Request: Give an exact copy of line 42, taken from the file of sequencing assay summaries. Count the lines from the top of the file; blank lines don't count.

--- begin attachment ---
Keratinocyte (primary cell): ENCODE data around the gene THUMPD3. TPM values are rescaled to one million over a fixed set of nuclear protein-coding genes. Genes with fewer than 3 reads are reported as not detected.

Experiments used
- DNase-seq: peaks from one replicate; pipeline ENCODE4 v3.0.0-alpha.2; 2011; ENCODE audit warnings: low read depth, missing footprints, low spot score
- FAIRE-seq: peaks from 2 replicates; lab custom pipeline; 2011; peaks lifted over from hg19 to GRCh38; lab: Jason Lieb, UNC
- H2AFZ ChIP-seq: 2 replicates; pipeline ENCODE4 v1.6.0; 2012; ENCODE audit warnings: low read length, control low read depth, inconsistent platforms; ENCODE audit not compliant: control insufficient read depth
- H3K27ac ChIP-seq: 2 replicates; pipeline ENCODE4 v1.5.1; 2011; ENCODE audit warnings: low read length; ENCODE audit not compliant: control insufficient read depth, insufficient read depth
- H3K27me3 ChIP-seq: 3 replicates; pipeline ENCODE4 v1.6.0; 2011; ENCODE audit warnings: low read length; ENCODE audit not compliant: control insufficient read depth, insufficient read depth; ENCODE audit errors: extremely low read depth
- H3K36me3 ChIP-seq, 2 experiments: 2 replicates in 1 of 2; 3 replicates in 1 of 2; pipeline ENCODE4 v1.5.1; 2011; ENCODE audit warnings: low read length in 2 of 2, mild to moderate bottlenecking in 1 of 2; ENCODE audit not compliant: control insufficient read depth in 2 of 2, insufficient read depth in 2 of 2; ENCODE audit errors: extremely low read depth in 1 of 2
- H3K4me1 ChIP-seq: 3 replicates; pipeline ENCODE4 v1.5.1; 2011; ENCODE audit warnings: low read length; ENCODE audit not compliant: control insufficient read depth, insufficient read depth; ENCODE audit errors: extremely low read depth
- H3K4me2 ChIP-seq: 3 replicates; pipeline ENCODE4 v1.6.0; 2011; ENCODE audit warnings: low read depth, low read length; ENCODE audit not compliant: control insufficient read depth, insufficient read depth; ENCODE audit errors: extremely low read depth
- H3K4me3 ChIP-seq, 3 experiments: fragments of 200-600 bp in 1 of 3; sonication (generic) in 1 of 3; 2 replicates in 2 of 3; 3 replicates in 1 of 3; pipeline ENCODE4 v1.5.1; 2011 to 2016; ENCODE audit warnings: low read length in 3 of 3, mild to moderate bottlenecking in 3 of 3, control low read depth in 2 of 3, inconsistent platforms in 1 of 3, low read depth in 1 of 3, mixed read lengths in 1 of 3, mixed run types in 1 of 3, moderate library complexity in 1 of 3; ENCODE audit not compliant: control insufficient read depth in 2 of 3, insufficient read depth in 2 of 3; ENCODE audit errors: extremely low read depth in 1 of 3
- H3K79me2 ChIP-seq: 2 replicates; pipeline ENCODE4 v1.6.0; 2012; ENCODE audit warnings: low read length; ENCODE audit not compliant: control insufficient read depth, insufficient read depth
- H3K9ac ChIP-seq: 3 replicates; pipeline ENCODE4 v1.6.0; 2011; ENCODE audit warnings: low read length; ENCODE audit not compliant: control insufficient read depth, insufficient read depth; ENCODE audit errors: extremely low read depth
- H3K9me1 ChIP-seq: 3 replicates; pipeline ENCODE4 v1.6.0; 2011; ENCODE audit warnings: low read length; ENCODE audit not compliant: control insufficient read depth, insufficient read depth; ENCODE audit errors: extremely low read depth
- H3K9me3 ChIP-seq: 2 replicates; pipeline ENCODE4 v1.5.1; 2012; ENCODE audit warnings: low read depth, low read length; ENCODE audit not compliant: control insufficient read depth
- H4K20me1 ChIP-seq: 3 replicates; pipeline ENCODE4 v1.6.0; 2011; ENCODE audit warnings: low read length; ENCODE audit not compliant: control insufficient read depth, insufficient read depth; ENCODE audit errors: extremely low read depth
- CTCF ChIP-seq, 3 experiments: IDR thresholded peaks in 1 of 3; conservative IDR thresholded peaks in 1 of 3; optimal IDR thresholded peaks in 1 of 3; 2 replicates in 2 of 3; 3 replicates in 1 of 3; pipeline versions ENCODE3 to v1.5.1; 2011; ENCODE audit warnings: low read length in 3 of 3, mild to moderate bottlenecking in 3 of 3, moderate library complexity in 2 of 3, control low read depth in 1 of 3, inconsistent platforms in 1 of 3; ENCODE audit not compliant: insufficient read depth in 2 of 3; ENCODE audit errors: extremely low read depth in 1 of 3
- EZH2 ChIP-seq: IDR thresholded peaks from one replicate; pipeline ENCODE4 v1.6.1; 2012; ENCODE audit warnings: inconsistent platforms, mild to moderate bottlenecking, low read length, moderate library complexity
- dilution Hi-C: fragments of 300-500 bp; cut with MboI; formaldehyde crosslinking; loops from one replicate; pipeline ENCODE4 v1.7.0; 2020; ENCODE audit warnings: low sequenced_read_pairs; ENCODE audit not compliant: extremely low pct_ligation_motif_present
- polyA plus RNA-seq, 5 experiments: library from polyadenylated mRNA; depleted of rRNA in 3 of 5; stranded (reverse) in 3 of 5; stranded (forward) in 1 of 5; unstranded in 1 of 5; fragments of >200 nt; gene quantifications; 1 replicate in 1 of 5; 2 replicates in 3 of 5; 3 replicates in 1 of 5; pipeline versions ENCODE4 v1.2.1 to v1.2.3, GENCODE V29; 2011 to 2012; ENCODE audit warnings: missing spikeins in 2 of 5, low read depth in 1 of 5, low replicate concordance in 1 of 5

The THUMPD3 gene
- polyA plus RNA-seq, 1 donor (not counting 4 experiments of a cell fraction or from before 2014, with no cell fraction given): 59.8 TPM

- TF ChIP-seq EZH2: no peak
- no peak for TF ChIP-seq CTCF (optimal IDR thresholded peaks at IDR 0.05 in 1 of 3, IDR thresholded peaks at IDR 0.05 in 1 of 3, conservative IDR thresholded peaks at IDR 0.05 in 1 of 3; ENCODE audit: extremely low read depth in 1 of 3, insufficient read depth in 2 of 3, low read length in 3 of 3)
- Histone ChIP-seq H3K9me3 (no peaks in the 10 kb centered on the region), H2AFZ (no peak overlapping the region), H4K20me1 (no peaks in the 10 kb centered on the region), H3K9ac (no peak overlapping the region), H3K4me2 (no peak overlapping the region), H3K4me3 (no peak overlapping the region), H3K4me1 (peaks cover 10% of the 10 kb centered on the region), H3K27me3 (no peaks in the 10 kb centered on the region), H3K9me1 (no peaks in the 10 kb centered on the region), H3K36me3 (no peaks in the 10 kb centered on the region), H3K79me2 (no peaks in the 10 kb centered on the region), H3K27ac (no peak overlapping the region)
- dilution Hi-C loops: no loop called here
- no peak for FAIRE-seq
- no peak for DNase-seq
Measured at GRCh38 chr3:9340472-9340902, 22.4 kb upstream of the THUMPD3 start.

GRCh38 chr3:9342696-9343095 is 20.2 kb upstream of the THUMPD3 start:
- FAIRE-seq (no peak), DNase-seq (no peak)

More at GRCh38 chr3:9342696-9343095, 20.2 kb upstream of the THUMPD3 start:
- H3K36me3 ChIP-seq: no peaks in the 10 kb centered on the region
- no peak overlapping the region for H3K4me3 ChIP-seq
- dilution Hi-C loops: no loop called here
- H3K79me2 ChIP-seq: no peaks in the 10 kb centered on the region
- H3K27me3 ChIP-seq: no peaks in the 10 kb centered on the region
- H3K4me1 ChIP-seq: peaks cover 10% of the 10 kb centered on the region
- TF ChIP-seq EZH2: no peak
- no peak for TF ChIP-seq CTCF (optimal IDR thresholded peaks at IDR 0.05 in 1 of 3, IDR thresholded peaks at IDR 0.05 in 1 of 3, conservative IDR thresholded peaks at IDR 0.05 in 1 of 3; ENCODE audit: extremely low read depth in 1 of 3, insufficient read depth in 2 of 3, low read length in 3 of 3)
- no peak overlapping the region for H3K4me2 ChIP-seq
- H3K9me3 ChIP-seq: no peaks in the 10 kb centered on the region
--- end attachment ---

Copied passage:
- H3K9me3 ChIP-seq: no peaks in the 10 kb centered on the region